•  France — According to the Saudi newspaper Arab News, the French Embassy in Riyadh released a statement reiterating its support of Hadi's government and concluding, "France stands by its partners in the region to restore stability and unity of Yemen."[17]
  •  Germany — Frank-Walter Steinmeier, the German foreign minister, said he "can understand" Saudi Arabia's decision to mount a military intervention and acknowledged the operation had "support from the region" and was at Yemeni President Abd Rabbuh Mansur Hadi's request. However, he said the crisis could not be solved by violence and urged a negotiated solution.[18]
  •  Indonesia — Religious Affairs Minister Lukman Hakim Saifuddin expressed concerns over the military intervention and hoped that it will end soon and wouldn't worsen.[19]
  •  Iran — Foreign Minister Mohammad Javad Zarif called the military intervention a "dangerous development which will destabilize a region",[20] and the Foreign Ministry demanded an immediate halt on all "military aggressions" in Yemen,[21] Iran described and warned that Riyadh was taking a 'dangerous step'.[22] making clear that the Saudi deployment of a Sunni coalition against Shi'ite enemies would complicate efforts to end a conflict likely to inflame the sectarian animosities fuelling wars around the Middle East. A senior official said military intervention in Yemen is not an option for Tehran.[23] “We demand an immediate stop to the Saudi military operations in Yemen,” Mohammad Javad Zarif said in an interview with Iran's Arabic-language al-Alam news network on Thursday, according to Press TV.[24][25]According to Iran's official news agency, Iran's deputy foreign minister has asked Ban Ki-moon, United Nations Secretary General, to do everything possible to immediately halt Saudi-led air strikes in Yemen.[26]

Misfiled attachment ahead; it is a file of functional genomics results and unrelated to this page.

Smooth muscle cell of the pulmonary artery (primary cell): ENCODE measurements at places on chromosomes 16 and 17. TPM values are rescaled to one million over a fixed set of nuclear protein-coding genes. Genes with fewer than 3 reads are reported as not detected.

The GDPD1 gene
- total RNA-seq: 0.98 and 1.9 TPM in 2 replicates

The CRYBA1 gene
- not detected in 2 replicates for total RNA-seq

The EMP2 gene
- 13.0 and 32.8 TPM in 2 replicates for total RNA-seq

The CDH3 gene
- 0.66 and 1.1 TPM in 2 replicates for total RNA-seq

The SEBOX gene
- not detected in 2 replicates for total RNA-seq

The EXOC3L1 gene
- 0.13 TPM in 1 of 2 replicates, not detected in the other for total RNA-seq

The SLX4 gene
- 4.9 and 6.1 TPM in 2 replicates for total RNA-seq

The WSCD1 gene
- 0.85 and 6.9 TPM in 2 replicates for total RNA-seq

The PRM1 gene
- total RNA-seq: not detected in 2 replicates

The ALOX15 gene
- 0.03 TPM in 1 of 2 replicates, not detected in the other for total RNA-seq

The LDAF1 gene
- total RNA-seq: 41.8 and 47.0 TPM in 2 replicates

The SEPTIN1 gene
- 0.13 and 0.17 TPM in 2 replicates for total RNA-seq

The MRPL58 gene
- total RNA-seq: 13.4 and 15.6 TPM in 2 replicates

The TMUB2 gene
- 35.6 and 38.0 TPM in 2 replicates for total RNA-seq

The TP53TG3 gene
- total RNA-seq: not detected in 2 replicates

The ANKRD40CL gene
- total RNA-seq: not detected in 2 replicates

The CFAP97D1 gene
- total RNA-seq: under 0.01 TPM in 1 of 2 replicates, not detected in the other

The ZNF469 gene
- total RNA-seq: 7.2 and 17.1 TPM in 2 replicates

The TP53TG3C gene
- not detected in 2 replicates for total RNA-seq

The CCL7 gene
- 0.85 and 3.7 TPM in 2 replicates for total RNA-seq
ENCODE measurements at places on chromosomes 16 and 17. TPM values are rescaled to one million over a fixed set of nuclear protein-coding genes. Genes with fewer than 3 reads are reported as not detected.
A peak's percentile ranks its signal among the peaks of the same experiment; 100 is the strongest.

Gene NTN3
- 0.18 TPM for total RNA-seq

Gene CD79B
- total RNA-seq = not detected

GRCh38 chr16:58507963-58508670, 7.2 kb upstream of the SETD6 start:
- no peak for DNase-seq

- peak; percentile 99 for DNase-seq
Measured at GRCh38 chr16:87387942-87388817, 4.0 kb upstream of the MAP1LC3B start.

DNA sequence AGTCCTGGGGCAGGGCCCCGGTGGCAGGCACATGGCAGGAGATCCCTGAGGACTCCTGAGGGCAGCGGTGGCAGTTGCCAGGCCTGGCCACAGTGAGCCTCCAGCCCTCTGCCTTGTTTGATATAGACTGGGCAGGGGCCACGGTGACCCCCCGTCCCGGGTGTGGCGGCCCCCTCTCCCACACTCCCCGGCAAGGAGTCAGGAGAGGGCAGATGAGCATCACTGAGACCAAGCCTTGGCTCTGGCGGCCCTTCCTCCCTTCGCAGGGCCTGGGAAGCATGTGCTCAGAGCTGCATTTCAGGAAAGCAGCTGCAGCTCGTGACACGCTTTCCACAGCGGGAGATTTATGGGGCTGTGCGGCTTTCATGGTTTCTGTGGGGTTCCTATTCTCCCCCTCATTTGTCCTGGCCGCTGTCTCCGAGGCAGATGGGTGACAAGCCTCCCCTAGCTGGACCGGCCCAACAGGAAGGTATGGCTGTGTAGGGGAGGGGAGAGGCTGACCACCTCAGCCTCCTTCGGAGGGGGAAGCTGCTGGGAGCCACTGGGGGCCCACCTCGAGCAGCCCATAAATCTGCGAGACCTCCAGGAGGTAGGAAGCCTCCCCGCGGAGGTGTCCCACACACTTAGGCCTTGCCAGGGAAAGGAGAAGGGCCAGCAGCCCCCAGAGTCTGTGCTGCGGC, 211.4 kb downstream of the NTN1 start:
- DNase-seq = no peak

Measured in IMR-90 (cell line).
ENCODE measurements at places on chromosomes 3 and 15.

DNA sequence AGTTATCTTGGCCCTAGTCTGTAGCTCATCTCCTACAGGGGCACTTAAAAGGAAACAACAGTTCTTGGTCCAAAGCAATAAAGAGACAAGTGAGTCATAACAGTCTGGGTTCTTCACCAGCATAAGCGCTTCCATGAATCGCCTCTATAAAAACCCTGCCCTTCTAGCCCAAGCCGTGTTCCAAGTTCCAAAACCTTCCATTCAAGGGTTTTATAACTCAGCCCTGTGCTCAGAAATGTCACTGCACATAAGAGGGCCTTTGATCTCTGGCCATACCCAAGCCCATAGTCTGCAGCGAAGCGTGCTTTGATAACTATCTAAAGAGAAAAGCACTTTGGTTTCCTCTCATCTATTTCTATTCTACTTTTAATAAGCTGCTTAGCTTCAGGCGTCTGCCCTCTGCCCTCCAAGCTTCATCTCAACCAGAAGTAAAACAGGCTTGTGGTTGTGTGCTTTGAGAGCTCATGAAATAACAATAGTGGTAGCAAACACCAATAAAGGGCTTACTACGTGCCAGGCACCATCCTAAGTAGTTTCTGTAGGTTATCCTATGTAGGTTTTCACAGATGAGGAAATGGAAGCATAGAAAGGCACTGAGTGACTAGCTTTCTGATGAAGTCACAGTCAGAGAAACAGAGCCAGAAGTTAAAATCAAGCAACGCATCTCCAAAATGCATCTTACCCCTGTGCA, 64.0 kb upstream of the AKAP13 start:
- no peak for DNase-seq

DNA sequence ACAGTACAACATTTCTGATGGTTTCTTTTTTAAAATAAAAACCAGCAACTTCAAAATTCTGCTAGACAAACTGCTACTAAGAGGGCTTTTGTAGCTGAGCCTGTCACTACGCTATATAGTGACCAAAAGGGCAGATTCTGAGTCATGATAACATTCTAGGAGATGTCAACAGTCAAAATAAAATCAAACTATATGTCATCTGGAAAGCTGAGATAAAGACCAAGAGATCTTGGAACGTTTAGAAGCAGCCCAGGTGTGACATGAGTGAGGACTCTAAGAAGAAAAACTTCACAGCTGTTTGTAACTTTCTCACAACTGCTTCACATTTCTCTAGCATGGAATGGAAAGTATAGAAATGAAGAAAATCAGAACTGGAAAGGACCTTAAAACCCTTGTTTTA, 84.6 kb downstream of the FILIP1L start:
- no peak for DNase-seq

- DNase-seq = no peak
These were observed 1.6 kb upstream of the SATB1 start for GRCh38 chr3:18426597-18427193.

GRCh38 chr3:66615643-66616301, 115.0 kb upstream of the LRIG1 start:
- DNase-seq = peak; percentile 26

•  Lebanon – Lebanese Prime Minister Tammam Salam's reaction to the intervention was described by Beirut-based newspaper The Daily Star as "ambiguous". Salam said at an Arab League summit on 28 March that Lebanon backs "any Arab stance that preserves Yemen’s sovereignty and territorial integrity in addition to the cohesion of its social fabric". He also asked the Arab League not to involve Lebanon in any "regional struggles", an apparent reference to the conflict.[34]
    • Seyed Hassan Nasrallah, the Secretary General of the Lebanese Hezbollah, in a 27 March speech strongly censured Saudi Arabia for its "aggression" against Yemen. He claimed that Saudis decided to invade Yemen because they realized they were losing their influence and control over the country. He praised Iran for "respecting the will of the regions people" and "sympathizing with their causes." He further accused Saudi Arabia of betraying the struggle against Israel as the main Arab cause.[35] Nasrallah said Hezbollah would have joined the fight if it were against Israel, rather than Arabs.[36][37]
    • Saad Hariri, former Prime Minister of Lebanon, praised Saudi King Salman for what he described as his “wise and brave” decision for military operation against the Houthi rebels. He blamed Iran’s intervention in regional conflicts for the current turmoil in the region and supported Saudi Arabia for uniting the Arabs by the action it is carrying out in Yemen.[38]